Experts Are Optimistic About the Future of the Internet

While most are optimistic, a survey of more than 1,400 experts revealed that security, surveillance and commercialization are significant threats to the future of the Internet.


future of the internet

The threats to the free and open nature of the Internet are many, from an Internet toll road to government censorship of social networks or websites. In light of these concerns, the Pew Research Internet Project surveyed more than 1,400 Internet experts in an attempt to see how optimistic the future of the Internet could be, and what challenges it might face.

Pew Research selected the year 2025, and asked the panel of experts to answer a series of yes or no questions, and to provide greater detail through comments. The key question: “Will there be significant changes for the worse and hindrances to the ways in which people get and share content online,” compared to today? The general consensus was ‘no.’

Still, while 65 percent of respondents thought there wouldn’t be significant hindrances, many noted that this was their hope, and not their prediction. Most telling were the responses where participants were asked to elaborate on their answers. Strong themes emerged from these responses, including the nationalization of the Internet, increased surveillance and commercial pressures.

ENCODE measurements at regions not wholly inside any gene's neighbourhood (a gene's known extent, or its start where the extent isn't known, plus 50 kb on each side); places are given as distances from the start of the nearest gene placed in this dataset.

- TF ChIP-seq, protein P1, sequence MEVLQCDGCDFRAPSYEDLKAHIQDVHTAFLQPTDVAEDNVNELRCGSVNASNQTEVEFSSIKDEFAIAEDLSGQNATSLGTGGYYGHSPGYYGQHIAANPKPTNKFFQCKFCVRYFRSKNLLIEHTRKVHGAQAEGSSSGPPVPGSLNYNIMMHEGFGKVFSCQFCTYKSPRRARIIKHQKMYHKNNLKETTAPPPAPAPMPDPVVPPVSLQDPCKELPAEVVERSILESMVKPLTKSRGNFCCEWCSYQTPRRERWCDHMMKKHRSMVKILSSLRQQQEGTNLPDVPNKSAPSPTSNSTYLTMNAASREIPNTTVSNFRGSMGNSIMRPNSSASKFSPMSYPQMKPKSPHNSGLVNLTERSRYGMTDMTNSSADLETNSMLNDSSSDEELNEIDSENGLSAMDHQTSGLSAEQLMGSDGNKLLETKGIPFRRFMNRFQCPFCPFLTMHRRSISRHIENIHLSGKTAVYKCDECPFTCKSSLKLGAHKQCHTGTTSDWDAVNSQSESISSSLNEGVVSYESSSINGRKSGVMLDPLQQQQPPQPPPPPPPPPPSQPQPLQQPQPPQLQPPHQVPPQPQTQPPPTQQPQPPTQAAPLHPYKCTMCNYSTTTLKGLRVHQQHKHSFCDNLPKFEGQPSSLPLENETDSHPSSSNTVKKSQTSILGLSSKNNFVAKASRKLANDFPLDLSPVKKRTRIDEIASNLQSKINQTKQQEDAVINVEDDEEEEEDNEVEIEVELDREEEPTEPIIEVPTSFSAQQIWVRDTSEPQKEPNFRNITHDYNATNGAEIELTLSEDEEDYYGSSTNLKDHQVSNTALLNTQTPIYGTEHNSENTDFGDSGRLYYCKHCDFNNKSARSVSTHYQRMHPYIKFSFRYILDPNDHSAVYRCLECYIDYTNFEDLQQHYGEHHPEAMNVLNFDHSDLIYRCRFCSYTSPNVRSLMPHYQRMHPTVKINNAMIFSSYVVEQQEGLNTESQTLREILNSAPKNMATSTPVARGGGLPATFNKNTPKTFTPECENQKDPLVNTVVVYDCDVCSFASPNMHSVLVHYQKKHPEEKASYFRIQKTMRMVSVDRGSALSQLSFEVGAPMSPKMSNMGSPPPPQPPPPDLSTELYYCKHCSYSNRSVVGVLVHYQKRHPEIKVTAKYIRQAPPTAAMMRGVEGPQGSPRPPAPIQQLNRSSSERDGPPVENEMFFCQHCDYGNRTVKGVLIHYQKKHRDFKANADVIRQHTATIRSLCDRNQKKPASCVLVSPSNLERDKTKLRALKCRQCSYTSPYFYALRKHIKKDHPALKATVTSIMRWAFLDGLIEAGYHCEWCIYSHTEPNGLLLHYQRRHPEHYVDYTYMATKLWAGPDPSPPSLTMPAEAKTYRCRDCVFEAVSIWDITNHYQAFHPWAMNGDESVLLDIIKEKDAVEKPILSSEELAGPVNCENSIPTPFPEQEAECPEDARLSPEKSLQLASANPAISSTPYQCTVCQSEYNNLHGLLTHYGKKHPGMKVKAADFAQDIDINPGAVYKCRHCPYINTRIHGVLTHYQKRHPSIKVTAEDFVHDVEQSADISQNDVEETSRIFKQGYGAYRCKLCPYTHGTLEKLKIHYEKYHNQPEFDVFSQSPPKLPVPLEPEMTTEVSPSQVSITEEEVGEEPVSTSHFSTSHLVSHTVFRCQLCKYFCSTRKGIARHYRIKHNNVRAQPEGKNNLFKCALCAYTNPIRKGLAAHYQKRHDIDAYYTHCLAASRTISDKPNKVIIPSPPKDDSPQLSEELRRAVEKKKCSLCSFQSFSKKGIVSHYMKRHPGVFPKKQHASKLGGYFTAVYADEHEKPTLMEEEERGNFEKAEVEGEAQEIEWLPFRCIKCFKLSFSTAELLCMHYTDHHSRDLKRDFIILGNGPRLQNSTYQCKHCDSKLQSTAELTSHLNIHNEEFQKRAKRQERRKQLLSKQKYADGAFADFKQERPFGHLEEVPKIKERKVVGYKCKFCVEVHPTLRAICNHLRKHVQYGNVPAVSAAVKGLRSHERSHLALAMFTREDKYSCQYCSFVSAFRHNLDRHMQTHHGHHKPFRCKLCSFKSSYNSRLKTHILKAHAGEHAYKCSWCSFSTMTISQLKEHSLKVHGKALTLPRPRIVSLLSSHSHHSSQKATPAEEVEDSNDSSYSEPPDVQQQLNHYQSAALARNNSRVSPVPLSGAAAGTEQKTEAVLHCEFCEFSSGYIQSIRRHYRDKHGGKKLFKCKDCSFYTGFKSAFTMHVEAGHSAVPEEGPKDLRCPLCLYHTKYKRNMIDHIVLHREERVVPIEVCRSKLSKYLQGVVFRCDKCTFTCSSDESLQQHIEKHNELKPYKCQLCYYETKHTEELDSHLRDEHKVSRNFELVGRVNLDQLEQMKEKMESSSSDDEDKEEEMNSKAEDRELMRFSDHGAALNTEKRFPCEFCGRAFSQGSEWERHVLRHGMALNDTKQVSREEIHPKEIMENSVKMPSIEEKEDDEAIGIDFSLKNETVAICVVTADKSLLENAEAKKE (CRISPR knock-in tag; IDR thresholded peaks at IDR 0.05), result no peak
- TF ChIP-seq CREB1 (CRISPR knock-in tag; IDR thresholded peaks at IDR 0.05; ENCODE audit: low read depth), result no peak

“The pressures to balkanize the global Internet will continue and create new uncertainties. Governments will become more skilled at blocking access to unwelcome sites,” said Paul Saffo, managing director at Discern Analytics and consulting associate professor at Stanford University. The U.K.’s ‘porn filter’ has shown that other sites can easily be swept up in a broad base censorship program, which can block access to reproductive and human rights information.

“Because of governance issues (and the international implications of the NSA reveals), data sharing will get geographically fragmented in challenging ways,” Danah Boyd, a research scientist, said of the focus on Internet security.

Commercialization is an obvious problem, especially when it comes to issues like net neutrality. Respondents noted that net neutrality will be harder to defend as competing ISPs and providers continue to throw vast amounts of money at lobbying and lawsuits against the government. Experts also warned that the copyright debate happens behind closed doors, and consumers’ voices are not heard.

But not everyone surveyed was so pessimistic. According to Webby Awards founder Tiffany Shlain, “By 2025, every human on the planet will be online. The collision of ideas through the sharing network will lead to explosive innovation and creativity. We are just at the precipice of collaborative tools today. By 2025, we should have around 8.1 billion people online.”